I saw an online poll yesterday that asked if Canadians really have an "inferiority complex". What shocked me, the poll was divided, which meant some people actually believe we don't. I've thought this for years, that the one number one defining quality of what makes someone a Canadian is a sense of inferiority, it's existence permeates every dynamic imaginable.
Have you noticed when a big American personality visits Toronto, invariably the very first question goes something like this "so what do you think of Toronto, how do you like Canada?". We then get the "world class city" response, because Toronto is just that, and all our insecurities are soothed for another moment, we've been validated.
Now, before anyone who lives in another city pokes fun at Toronto's insecurities, it bears mentioning that everywhere I've been, Toronto seems to be an unhealthy obsession. Tearing down Toronto is a national pastime, someone people feel better and it cleanses their own jurisdictional insecurities. It's not a pride, so much as trying to be comparable. I don't sense the same type of insecurity with say New York, London, Paris, but in Canada the hate on is almost required and it belies some commentary on relative worth.
Quebecers are insecure in Canada, that dynamic plays out in every debate, what seems rational is reduced to pride. When Danny Williams retires, he cites his main accomplishment as giving NFLD an equal voice, showing the rest of Canada that the province is no longer the poor sister of confederation, it is all about addressing the inferiorities . This mentality extends all across Atlantic Canada. Turn your gaze out West, the new pride is to often a "well show em" attitude, again the psychological underpinning of which is sheer insecurity.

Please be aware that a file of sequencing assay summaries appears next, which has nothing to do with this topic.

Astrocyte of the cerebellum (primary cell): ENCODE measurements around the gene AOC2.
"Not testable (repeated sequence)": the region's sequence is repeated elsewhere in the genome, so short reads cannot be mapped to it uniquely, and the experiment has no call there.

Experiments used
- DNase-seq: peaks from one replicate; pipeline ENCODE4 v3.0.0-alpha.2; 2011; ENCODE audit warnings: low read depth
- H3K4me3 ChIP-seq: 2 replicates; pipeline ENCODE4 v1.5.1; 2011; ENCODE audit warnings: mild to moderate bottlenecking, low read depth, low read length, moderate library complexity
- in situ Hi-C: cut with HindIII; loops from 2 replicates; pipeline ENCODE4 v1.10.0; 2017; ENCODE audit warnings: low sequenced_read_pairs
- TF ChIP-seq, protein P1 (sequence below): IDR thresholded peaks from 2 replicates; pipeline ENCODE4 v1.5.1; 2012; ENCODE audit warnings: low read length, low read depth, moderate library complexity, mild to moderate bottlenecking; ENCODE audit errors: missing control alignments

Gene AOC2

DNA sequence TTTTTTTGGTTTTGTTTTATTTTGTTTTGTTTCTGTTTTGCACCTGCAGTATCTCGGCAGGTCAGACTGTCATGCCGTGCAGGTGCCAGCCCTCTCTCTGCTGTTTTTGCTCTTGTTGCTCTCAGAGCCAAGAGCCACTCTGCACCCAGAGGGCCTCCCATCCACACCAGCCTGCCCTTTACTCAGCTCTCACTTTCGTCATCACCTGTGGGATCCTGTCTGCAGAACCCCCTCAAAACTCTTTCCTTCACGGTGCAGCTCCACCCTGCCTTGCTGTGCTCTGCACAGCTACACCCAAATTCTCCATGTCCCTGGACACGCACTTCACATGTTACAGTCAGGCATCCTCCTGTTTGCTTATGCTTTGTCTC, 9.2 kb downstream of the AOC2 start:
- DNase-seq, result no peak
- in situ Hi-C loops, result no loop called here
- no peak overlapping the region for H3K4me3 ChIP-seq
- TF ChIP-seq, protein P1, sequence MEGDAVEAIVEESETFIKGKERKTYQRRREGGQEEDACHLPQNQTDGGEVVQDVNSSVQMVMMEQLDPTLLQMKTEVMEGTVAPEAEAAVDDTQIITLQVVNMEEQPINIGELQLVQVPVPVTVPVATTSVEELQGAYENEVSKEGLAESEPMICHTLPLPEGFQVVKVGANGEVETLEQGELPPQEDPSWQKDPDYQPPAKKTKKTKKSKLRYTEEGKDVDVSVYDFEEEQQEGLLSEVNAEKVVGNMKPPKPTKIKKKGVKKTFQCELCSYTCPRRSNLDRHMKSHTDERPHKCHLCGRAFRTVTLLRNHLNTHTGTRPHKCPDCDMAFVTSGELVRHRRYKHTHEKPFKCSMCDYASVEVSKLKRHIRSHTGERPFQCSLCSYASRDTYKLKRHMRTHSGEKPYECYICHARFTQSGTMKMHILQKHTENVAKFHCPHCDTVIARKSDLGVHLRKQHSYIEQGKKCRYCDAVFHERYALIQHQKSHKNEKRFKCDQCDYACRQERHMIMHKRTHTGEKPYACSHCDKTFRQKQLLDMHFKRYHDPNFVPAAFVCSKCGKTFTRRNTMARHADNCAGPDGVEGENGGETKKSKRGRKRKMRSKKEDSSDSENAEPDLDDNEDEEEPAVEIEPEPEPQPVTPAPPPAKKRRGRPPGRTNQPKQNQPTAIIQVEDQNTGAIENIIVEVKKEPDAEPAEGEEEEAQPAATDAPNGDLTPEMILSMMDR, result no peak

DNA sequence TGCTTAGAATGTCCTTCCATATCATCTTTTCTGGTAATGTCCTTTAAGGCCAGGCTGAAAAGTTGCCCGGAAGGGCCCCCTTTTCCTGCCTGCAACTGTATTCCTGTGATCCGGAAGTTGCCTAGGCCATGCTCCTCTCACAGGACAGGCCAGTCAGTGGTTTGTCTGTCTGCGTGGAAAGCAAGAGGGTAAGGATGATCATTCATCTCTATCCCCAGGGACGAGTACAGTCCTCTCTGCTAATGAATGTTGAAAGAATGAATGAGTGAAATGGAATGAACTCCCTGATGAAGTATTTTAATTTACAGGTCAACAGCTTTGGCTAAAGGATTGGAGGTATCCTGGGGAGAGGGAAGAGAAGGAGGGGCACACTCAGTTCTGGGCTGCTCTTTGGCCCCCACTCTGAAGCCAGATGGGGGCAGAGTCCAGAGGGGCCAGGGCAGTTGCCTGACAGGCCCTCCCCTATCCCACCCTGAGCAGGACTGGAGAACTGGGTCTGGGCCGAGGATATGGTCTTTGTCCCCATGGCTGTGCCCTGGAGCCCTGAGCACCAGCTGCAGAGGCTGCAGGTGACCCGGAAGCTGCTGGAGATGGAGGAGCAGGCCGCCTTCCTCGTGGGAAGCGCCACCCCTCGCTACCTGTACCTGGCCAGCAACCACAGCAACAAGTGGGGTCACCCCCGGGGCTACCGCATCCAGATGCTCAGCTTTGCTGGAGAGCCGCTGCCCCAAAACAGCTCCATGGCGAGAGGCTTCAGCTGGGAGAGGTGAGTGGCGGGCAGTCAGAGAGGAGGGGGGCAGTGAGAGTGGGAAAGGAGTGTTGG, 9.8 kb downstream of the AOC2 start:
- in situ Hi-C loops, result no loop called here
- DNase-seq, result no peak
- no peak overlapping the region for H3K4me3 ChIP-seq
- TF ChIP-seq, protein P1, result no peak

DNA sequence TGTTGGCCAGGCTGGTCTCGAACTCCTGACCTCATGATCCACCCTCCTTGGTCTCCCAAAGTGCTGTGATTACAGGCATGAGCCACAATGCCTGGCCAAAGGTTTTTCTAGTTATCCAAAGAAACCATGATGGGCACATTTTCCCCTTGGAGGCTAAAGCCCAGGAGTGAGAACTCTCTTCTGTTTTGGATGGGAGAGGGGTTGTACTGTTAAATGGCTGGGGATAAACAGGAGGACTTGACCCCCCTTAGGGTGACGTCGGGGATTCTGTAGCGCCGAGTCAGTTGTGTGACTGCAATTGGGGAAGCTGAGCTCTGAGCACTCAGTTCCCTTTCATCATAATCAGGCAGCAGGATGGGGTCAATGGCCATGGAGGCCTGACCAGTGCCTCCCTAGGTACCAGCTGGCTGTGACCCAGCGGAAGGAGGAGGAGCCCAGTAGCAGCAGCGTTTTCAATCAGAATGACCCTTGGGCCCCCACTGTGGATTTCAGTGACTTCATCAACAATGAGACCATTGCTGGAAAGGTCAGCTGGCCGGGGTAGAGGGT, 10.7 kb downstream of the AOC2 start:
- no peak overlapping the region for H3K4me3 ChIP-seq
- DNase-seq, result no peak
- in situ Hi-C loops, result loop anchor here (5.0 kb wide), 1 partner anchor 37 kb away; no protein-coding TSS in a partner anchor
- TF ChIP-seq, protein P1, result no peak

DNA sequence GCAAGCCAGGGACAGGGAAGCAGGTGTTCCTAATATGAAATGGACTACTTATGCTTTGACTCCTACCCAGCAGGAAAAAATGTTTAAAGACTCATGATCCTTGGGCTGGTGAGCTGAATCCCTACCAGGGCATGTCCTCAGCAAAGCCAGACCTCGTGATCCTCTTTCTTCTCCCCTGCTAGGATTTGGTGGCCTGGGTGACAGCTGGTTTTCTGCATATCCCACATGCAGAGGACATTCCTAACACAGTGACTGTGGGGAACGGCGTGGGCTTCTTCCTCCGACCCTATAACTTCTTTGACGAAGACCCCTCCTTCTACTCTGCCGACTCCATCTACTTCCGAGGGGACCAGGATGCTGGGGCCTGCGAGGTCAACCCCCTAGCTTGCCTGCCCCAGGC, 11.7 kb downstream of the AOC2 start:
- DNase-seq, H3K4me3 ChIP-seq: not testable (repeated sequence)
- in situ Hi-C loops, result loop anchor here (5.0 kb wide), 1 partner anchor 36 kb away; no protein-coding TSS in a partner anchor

I firmly believe when a nation, a province, a city, a demographic, has truly arrived, they no longer seek validation, they just are, confident and assured. Unfortunately, our confederation suffers because what motivates isn't geniune confidence, but a true inferiority complex and all the handicaps that pre-disposition brings to the table. I'll know Canada has arrived when we don't react to not getting a Grammy nomination, when Alberta can display its pride without slagging the center of the universe, when Quebec can enter into a federal arrangement without a threatened disposition, when Brad Pitt comes to town and Toronto doesn't require a head pat. Until then, we are arrested, divided, all because of inferiorities, both real but mostly just perceived.